Wayne State Humanities Center

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Future Events

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Past Events

Tuesday
Nov
1
2016
Tuesday, November 1, 2016 from 12:30-1:30pm
12:30-1:30pm
Billicia Hines, Theatre & Dance, Assistant Professor- Dominique Morisseau: Exploring Detroit’s Community through the Three-Play Cycle Detroit Projects Abstract: The Motor City’s tumultuous times have been looked at nationally through an exterior lens, but very little has been emphasized about how the continual loss of community affected the city. Through erasing the blight through urban renewal, race rebellions, and a devastating recession, the Detroit community continually are forced to rebuild. The Detroit Projects is a 3-play cycle by Dominique Morisseau that depict three eras in Detroit that were critical in changing the landscape of the city. They explore a variety of forms of experiences that are unique to Detroit, but continues to explore the sense of community versus the continual loss of community .Paradise Blue (1949) shines light on the challenges of building a better future of what our predecessors have left us. Detroit ’67 looks at the explosive and unstable days of the 1967 rebellion. Skeleton Crew (2008) depicts four auto workers facing an uncertain future as the city edges toward the 2008 recession. This presentation will explore Detroit’s sense of community versus a loss in community through Dominique Morriseau’s 3-play cycle. https://www.facebook.com/events/195786577528348/
Thursday
Oct
27
2016
Thursday, October 27, 2016 from 12:30-1:30pm
12:30-1:30pm
Jorgelina Corbatta, CMLLC, Professor "Intimacy and Sexuality in Luisa Valenzuela's Black Novel with Argentines and Diaries of New York." The purpose of my talk is the analysis of some texts of the Argentine writer Luisa Valenzuela (Buenos Aires, 1939) focused on the notions of intimacy and sexuality. I will combine literary criticism and psychoanalysis, from Freud to Leo Bersani and other contemporary theorists, in order to explore not only the behavior of Valenzuela's fictional characters but also the representation of her personal life narrated as auto-fiction (according to the definition of Serge Doubrovsly). Intimacy is a fundamental human need but many factors inhibit this capacity. The capacity for intimacy develops from the matrix of the mother-infant relationship with its initial symbiotic phase to the subsequent separation-individuation process. Without proper passage through this process, fears of engulfment and abandonment will stifle intimacy. In Valenzuela's narrative, especially in Black Novel with Argentines and in her Diaries of New York, personal conflicts are fictionalized and represented in her characters or in her fictionalized alter ego putting into evidence the thorny nature of human intimacy (as in Schopenhauer' fable about porcupines often quoted by Freud). https://www.facebook.com/events/351212948557046/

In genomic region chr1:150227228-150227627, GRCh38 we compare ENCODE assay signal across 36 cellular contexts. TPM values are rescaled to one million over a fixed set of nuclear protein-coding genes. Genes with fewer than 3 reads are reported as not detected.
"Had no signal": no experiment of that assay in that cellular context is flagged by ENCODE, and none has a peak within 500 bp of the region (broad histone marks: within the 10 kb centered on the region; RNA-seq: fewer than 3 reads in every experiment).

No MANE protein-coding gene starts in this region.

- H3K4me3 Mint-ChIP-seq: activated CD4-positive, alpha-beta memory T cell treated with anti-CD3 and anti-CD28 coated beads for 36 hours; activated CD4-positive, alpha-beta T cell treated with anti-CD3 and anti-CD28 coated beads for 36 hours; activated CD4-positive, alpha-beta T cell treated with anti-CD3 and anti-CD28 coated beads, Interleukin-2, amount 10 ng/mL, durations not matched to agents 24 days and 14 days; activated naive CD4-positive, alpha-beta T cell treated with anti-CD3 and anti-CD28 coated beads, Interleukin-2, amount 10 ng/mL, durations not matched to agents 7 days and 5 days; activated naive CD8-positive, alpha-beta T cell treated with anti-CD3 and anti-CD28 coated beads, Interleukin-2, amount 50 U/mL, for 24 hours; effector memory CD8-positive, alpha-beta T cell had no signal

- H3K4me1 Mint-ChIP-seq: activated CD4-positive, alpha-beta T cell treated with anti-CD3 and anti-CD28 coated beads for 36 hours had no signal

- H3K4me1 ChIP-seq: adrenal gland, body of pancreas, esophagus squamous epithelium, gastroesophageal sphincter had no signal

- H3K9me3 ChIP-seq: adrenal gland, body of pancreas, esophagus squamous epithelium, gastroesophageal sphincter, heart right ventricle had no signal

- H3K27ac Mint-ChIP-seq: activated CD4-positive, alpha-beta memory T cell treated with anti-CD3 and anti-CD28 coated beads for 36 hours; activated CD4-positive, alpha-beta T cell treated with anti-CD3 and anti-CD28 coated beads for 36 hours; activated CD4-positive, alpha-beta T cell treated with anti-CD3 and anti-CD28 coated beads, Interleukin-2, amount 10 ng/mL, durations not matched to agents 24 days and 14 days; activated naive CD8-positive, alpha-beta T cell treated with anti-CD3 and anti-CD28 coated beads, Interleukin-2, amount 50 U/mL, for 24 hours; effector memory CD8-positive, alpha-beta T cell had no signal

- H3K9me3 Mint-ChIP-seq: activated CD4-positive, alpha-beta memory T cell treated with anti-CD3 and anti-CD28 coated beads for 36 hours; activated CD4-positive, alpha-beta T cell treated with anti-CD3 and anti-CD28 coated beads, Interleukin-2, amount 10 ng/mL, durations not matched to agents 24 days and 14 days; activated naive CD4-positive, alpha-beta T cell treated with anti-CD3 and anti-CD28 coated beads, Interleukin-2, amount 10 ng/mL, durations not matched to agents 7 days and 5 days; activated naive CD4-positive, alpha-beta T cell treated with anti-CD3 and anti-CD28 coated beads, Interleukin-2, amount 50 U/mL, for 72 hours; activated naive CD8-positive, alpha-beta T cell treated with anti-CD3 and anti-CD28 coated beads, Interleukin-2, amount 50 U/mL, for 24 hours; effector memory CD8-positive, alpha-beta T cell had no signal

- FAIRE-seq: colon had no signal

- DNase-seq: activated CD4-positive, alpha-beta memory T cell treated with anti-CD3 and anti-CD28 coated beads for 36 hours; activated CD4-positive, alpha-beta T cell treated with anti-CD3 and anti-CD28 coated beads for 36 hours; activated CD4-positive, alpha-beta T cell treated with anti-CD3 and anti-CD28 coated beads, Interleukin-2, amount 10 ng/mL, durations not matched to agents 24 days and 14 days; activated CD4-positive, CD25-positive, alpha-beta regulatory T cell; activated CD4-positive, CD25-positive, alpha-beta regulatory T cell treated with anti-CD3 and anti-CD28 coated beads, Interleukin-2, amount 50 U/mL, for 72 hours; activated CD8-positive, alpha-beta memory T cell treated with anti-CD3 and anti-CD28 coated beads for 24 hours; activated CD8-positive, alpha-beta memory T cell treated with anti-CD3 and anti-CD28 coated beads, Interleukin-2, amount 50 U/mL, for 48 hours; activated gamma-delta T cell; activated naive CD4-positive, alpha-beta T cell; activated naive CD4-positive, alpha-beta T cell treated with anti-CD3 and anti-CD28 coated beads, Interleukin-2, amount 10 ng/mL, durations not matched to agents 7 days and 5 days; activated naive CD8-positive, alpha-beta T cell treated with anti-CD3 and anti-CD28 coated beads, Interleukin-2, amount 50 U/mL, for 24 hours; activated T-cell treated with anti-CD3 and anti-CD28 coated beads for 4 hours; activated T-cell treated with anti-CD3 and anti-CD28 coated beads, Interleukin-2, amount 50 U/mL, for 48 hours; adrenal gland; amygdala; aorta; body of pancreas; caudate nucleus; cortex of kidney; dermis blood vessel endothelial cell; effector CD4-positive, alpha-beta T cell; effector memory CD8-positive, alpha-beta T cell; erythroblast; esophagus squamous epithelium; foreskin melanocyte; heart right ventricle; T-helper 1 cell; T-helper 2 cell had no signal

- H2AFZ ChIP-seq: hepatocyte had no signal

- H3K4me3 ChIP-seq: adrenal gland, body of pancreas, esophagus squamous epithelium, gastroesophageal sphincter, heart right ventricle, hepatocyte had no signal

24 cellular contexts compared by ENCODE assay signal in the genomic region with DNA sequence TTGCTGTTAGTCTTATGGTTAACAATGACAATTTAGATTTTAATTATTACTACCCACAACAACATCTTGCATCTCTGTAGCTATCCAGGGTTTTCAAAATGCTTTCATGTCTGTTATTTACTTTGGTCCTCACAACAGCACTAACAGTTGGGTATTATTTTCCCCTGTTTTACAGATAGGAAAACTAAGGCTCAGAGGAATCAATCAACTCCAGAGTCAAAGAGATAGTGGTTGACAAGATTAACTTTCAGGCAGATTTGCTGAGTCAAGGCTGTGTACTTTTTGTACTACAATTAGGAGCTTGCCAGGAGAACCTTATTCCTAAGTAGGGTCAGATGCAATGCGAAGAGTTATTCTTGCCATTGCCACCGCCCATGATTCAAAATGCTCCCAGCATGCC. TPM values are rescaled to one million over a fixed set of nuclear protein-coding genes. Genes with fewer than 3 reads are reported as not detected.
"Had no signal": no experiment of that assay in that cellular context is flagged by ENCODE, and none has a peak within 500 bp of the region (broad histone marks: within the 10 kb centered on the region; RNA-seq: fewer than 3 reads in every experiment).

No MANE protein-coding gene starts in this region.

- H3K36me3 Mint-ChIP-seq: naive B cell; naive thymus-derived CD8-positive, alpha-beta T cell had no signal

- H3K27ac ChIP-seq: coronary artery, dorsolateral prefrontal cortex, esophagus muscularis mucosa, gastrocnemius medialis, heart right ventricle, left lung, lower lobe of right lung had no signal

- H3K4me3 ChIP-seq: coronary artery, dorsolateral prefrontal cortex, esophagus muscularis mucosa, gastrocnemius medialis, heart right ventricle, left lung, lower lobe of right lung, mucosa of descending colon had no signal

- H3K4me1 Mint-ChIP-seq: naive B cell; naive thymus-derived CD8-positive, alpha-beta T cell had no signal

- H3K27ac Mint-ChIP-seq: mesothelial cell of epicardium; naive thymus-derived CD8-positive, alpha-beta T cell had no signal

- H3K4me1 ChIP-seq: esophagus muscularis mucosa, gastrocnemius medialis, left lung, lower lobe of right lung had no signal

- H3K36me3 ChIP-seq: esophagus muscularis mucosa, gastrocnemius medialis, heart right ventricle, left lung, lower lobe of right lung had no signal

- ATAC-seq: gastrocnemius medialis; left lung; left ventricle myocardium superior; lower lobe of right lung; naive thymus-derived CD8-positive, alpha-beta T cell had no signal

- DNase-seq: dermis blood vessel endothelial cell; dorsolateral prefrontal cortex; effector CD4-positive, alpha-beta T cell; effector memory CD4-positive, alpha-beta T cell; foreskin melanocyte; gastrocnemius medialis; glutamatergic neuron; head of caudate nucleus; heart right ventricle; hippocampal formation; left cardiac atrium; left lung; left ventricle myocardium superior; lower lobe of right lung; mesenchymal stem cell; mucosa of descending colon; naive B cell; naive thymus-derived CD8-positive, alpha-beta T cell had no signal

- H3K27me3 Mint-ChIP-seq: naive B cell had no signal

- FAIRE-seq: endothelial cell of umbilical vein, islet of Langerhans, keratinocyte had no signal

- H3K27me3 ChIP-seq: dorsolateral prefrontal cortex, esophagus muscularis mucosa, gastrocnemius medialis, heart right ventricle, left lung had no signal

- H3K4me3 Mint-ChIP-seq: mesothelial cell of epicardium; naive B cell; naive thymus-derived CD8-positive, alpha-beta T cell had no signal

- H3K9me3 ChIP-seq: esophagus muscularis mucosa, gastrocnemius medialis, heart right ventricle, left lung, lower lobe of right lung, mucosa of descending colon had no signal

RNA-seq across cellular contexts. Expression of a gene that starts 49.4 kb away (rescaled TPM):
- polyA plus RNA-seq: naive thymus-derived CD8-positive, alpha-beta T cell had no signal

Wednesday
Oct
26
2016
Wednesday, October 26, 2016 from 12:30-1:30pm
12:30-1:30pm
Race, Religion, and Politics - R. Khari Brown, Sociology, Associate Professor https://www.facebook.com/events/203708633373884/
Tuesday
Oct
25
2016
Tuesday, October 25, 2016 from 12:30-1:30pm
12:30-1:30pm
How Art Making informs Meaning-Making in Service-Learning Presented by Holly Feen-Calligan, Art Education, Associate Professor, Co-Presenters: Kayla Lopez, Valerie Smith, Kenzie Timm, and Elizabeth Webster https://www.facebook.com/events/1784636755127222/